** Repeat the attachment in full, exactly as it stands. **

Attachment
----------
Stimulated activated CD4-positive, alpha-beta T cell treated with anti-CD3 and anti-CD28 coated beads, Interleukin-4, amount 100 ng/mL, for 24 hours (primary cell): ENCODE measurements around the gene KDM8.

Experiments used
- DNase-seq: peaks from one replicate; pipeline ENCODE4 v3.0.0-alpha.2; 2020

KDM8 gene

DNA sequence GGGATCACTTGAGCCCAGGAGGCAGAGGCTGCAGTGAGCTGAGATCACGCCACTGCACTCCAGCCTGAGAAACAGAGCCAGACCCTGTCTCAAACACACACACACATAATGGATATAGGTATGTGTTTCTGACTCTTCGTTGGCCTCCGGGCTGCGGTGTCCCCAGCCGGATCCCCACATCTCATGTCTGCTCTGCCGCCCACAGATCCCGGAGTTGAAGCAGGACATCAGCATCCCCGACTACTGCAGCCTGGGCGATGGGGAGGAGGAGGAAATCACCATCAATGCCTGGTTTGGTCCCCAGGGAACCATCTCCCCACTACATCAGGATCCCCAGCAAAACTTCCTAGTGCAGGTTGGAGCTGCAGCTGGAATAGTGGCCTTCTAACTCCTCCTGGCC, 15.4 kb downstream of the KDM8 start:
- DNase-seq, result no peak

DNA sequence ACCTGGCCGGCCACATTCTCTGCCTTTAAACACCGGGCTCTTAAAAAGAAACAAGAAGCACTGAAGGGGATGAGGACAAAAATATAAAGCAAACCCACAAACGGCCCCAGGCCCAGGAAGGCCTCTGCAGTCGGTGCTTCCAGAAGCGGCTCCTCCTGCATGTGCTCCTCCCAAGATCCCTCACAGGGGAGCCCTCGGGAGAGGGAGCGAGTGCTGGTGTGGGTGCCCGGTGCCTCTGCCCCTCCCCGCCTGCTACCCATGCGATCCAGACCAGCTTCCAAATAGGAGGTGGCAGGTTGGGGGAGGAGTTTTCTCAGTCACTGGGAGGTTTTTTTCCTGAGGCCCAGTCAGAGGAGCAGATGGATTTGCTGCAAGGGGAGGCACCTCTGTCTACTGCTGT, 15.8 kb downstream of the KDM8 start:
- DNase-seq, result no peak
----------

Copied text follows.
Stimulated activated CD4-positive, alpha-beta T cell treated with anti-CD3 and anti-CD28 coated beads, Interleukin-4, amount 100 ng/mL, for 24 hours (primary cell): ENCODE measurements around the gene KDM8.

Experiments used
- DNase-seq: peaks from one replicate; pipeline ENCODE4 v3.0.0-alpha.2; 2020

KDM8 gene

DNA sequence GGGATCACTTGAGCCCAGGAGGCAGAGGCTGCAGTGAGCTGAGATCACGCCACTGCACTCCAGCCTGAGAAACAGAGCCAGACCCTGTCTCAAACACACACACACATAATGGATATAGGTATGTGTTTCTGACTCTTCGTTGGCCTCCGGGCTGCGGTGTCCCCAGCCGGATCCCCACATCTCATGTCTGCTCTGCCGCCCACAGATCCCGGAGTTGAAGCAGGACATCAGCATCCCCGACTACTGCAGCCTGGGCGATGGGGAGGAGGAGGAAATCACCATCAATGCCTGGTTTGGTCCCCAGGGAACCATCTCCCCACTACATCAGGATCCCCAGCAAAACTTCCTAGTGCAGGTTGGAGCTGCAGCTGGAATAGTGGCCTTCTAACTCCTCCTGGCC, 15.4 kb downstream of the KDM8 start:
- DNase-seq, result no peak

DNA sequence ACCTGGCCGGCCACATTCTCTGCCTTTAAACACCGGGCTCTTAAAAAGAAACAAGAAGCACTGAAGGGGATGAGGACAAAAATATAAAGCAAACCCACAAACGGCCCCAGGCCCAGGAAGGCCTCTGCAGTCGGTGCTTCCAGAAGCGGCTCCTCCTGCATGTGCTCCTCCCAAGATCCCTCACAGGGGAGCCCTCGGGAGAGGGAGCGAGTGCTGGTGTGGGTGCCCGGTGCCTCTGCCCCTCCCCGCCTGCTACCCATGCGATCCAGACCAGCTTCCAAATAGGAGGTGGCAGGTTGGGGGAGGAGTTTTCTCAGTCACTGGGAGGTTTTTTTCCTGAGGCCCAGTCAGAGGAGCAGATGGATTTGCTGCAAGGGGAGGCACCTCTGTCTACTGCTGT, 15.8 kb downstream of the KDM8 start:
- DNase-seq, result no peak